Loch Lomond, Scotland: Consider that the number of days per year that it rains in Scotland greatly outnumber the days when the sun shines and you’ll begin to understand my initial trepidation towards testing the open top version of one of McLaren’s fastest rear-wheel-driven cars to date on the winding roads that line this otherwise charming country.
And yet, it was while negotiating these slippery-when-wet real world roads that the new McLaren 675LT Spider came into its own, entrenching itself as one of the finest sportscars I’ve driven to date.
Not content with McLaren’s decision to build the 675LT as a limited-run, coupe-only, model it was the Woking-based company’s fast-growing and clearly enthusiastic customer base that directly influenced the decision to lift the lid on a further 500 (sold out) Spider units.
A homage to the legendary McLaren F1 GT Longtail, the 675LT was designed to offer its few lucky owners increased power and aerodynamics, combined with optimal weight savings (up to 100 kg), when compared with the 650S in order to deliver maximum driver engagement – admittedly with a focus towards track-day use.
As with a number of previous Spider models in McLaren’s growing portfolio, one of the many advantages of building vehicles around a high-strength carbonfibre (tub) core is that little, if any, of the impressive rigidity offered by the coupe version is lost by removing the roof. In the case of the 12C and 650S Spider models launched to date (expect a 570S Spider soon) the option of being able to stow the roof away has only increased their appeal.
With the road ahead disappearing into one of the darkest clouds I’ve ever seen and fat raindrops beginning to attack my windscreen, my instinct to slow to 40 km/h in order to seek cover under the single-piece folding roof on the 675LT Spider is checked by the exhilaration of having crisp, eight-degrees Celcius, Scottish air brushing the top of my head and the enchantment of a frenzied, turbocharged V8 exhaust note engulfing the cabin.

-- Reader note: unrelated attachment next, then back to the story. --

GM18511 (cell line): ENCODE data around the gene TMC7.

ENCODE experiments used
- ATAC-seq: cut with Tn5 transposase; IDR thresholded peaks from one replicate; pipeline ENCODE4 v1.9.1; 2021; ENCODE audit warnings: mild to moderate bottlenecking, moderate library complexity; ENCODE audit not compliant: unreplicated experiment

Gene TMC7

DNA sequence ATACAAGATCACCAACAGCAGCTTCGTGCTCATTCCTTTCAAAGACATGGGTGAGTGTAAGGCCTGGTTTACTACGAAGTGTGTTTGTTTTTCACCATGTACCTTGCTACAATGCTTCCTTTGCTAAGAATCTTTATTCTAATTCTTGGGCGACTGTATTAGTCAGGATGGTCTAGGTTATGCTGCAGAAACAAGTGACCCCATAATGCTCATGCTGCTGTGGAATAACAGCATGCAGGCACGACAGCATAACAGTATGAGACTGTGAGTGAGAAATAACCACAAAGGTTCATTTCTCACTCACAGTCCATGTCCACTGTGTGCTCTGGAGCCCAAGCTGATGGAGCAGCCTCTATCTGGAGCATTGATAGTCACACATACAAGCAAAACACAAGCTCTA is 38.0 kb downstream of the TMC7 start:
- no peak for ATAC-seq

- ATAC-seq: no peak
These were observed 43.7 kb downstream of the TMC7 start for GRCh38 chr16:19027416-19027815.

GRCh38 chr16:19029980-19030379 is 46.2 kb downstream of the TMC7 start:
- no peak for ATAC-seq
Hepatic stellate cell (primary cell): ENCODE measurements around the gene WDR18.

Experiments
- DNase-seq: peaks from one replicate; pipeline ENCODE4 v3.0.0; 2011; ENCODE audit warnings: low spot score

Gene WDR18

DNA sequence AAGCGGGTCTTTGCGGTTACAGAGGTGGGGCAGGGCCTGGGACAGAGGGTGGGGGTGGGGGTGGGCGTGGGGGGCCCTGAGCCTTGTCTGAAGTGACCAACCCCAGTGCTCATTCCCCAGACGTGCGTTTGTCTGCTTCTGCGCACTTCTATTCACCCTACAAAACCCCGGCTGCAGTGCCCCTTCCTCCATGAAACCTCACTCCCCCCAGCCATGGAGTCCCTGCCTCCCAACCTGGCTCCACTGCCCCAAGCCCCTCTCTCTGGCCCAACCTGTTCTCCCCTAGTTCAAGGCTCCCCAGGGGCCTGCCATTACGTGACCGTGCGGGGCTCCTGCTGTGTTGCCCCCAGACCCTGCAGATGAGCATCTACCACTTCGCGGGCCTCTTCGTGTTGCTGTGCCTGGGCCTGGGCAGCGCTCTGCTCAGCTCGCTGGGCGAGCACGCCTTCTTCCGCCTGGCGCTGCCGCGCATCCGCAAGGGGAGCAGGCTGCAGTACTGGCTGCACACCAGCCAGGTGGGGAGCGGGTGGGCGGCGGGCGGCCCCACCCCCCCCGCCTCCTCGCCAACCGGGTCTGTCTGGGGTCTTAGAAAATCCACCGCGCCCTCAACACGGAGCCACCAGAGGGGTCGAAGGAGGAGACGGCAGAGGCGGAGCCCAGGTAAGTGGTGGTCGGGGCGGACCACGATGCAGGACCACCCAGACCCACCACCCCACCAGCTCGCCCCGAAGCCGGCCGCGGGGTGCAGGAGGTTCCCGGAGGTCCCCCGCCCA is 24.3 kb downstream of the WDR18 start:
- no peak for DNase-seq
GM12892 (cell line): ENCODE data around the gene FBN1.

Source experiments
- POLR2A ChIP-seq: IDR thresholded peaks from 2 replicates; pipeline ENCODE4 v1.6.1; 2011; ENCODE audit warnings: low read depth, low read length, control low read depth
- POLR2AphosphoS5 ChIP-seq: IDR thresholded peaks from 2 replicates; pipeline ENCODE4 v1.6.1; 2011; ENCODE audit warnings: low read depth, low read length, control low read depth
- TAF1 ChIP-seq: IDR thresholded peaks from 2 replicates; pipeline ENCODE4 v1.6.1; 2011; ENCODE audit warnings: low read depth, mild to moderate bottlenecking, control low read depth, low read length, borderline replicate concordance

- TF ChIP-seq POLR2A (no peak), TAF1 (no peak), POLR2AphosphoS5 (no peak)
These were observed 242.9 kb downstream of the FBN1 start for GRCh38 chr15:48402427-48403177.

Realising the value of such an alluring exhaust note within the world of supercar ownership, McLaren set about engineering a crossover design for the 675’s titanium exhaust system. The result of this additional 60 cm worth of piping (30 cm per bank) is not only a 19 kW increase in power over the 650S, but also a significantly heightened aural experience.
Although the rear window of the 675LT can be lowered with the roof in place to allow a good dose of exhaust note to filter into the cabin, I wasn’t taking any chances with its potential impact on the soundtrack to this driving experience. Instead I stubbornly relied on maintaining pace in order to keep myself and my Alcantara-clad interior dry.
Fortunately, pace is what the 675LT Spider has in abundance. Despite weighing 40 kilograms more than the Coupe, the claimed 0-100 km/h sprint time for both cars remains the same. It’s only in the dash to the 200 km/h mark where it concedes 0,2 seconds to the Coupe.
Engineered to be progressive rather than spine crushing in its power delivery, there’s a welcome fluidity to the way in which throttle inputs are translated into increased haste. That said, the rare occasions during my test drive when I was able to keep the 675LT’s throttle planted – unleashing the full 497 kW/700 N.m of go-forward via whip-cracking 8 500 r/min gearshifts – proved to be some of the most exhilarating of my 18-year-long career.
But that’s not why the 675LT Spider is my new favourite supercar.
It was actually in the moments between these rare bursts of exuberance where the car really impressed. Whether adhering to the strictly policed, 48 km/h speed limits through quaint villages, or forming an orderly queue behind a tourist bus, not once did the newest McLaren feel anything but composed, brilliantly well-rounded and… alive! From a near perfect driving position and with the powertrain left in Sport mode (if only to enjoy the corresponding ignition-cut gear shifts) the Spider offered as much involvement and intrigue at cruising speeds as it did with the taps fully open.
With damper settings revised to accommodate the Spider’s adjusted weight distribution compared with the Coupe, the 675LT Spider, even when fitted with its optional bespoke 20-inch wheels and relatively unforgiving, P1-sourced racing seats, took most road imperfections (including some aggressively upright cats eyes) in acceptable stride.
Even at moderate (by supercar standards) speeds the 675LT’s superbly fast steering rack (even quicker in its reactions than that of the P1) combines with tenacious levels of grip to reward its pilot with impressive precision and poise – each enthusiastic stamp on the well-modulated brake pedal filling the rear-view mirror with a massive “long-tail” airbrake.
Without having driven the 675LT Coupe, yet realising the negligible impact that the addition of a folding roof to the package has, this is the first car with my name on its tail that I crave to own over anything else currently on the road.
Four lucky South African owners await delivery of their 675LT Spiders.